Spell books

When I was an art student, we were encouraged to voraciously fill up sketch books.

At one point, I was filling up a whole sketchbook every week.

The object of the exercise was to teach us to actively see the world the around us - to find new ways of visually interpreting it rather than to just passively observe.

I'm certainly not filling a sketchbook week at the moment, but I still nearly always have a sketchbook or a notebook on my person.

I don't often look back through them though – until this evening.

I found some wonderful visual 'spells' – I'll share them with you at some point.


Life story snapshots

I had an afternoon of people-watching galore yesterday.

I love the city of Brighton.

Despite powerful efforts to make the place more polished and slick, Brighton stubbornly refuses to relinquish its bohemian personality.

I had a couple of meetings, and I also enjoyed some time sitting by windows and watching as amazing characters passed by outside.

Each moment was a snapshot from someone's life story.

I am still working on loosening up my drawings.

I've got a way to go yet – these sketches still look tight to me, so I may need to create a more dedicated project towards achieving what I want.

But I'm sure these 'visual notes' will come in handy, one way or another.


I dream of McQueen


"There is no way back for me now. I'm going to take you on journeys you've never dreamed were possible"

I spotted these words inscribed on a wall at the Victoria & Albert Museum, just as I was exiting the exhibition 'Savage Beauty' - a stunning retrospective on the incredible work of fashion designer Alexander McQueen. I stopped and read the quote again, then pulled out my sketchbook to note it down. The inspiration shivered through me. Thank you, Mr. McQueen.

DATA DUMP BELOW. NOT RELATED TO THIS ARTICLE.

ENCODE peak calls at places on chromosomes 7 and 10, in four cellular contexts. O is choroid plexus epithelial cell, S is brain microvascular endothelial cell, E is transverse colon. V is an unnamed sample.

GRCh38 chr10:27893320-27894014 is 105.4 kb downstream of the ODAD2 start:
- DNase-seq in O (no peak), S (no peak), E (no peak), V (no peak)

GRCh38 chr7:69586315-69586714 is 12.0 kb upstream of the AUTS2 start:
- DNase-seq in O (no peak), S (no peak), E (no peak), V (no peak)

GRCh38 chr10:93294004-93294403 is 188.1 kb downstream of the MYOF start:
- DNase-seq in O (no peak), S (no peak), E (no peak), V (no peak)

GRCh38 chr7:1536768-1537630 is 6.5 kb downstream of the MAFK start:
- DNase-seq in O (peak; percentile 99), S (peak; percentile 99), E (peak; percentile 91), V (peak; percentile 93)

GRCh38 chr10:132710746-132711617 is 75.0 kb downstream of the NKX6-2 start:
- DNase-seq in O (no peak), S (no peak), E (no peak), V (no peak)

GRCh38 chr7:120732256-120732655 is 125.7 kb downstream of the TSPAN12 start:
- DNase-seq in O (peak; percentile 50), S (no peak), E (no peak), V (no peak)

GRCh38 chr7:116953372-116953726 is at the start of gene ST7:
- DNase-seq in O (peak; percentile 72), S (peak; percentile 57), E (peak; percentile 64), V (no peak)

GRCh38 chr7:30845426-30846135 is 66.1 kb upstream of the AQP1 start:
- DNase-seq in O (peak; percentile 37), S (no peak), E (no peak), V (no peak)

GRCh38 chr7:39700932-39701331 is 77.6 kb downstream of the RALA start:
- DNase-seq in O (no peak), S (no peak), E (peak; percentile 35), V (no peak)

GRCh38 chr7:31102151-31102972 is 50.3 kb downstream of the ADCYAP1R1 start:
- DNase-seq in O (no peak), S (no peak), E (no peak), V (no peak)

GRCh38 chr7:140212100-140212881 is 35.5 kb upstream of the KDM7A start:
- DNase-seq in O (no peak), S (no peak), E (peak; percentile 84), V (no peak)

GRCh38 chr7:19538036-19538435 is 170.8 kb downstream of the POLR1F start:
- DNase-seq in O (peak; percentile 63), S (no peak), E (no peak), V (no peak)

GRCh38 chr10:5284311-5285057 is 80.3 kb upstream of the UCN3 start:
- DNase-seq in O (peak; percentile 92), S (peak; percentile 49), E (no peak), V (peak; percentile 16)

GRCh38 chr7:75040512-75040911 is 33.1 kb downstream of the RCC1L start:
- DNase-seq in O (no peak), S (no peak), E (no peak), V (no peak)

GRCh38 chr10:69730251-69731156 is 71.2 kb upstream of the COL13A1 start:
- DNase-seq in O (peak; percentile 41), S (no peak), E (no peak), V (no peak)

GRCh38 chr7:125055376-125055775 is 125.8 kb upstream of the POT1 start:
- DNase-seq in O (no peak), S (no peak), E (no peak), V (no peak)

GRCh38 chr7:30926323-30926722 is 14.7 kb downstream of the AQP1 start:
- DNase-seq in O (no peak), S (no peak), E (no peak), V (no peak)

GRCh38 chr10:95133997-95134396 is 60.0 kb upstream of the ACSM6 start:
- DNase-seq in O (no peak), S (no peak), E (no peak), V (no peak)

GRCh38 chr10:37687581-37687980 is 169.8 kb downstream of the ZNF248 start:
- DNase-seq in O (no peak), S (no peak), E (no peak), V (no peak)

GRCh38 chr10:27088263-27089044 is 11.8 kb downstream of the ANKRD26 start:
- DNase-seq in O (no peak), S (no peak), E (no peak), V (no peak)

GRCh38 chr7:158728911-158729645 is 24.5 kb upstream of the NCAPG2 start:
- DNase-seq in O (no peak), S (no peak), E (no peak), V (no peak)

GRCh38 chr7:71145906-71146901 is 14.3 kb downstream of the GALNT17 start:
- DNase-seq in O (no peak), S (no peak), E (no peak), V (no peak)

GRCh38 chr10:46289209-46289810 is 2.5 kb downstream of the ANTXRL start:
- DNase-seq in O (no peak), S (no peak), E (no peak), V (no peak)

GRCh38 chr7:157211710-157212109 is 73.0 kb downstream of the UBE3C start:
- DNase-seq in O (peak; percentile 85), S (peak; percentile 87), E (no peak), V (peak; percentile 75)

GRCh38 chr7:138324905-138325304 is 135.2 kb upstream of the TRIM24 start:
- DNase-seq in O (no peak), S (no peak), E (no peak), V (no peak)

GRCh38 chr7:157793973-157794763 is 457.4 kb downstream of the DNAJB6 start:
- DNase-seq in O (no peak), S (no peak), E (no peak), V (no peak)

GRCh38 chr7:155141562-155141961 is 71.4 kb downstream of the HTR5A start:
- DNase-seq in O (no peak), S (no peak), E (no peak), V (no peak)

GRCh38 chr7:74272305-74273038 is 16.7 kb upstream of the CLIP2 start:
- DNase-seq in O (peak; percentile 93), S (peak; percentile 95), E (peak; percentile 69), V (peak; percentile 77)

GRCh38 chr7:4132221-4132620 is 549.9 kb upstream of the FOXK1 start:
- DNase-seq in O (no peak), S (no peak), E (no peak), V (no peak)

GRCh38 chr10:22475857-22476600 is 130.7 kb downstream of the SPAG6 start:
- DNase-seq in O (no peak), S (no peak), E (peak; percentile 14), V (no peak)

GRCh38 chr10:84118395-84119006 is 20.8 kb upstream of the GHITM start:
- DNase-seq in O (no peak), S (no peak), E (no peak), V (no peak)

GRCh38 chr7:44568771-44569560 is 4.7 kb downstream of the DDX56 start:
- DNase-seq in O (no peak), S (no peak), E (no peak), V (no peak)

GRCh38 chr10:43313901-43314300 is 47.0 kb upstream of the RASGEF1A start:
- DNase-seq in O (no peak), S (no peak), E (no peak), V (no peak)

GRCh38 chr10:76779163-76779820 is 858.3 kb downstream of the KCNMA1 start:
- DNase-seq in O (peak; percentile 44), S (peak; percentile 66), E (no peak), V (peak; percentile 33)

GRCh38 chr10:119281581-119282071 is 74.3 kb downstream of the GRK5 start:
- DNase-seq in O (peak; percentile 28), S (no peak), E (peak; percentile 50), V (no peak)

It’s been just over a month since The Pirate Queen mural went up on the walls of Brighton. I haven’t blogged sooner because I’ve mostly been catching up on boring admin stuff. But it feels good to be organised – yes, even creative types can be organised! The studio has been completely sorted and Feng Shui'd, and all the furniture has been painted white. The whiteness was inspired by painter Claire Fearon, who has moved into the studio next door to me. She has painted her space completely white and I thought, wow - that looks great. I have to say it really does make a difference – as well as reflecting the light, the whiteness does help to clear the mind and keep you to focussed on your work.

I've also been taking a bit of time to recharge with some inspiration. Working at Glyndebourne opera house certainly helps - not just because of the amazing stage sets and costumes, the incredible music and the glorious gardens, but also because of the wonderful army of people who work there. I feel very lucky to be able to spend time there. 

'Carmen' - photo by Robert Workman. 

'Carmen' - photo by Robert Workman. 

I’ve always been an Alexander McQueen fan, so I really couldn’t wait to go and see Savage Beauty. The exhibition was a very immersive experience – each room had its own distinct feel, charting the developing stages of McQueen’s career. For me, his work is more than just fashion – it charts the point where dressing blurs into art. And by ‘art’, I think I mean something that has a spiritual weight to it – something that brings you out in goose bumps, sets your heart racing – perhaps induces a feeling of dread or of euphoria. I never thought that looking at a dress would be something that could bring me to the brink of tears… but there we have it!

For those of you that couldn’t make it to the show, here is a two-minute smorgasbord of McQueen fabulousness:

Here are some drawings that I feel might have a touch of the McQueen about them…

Till next time...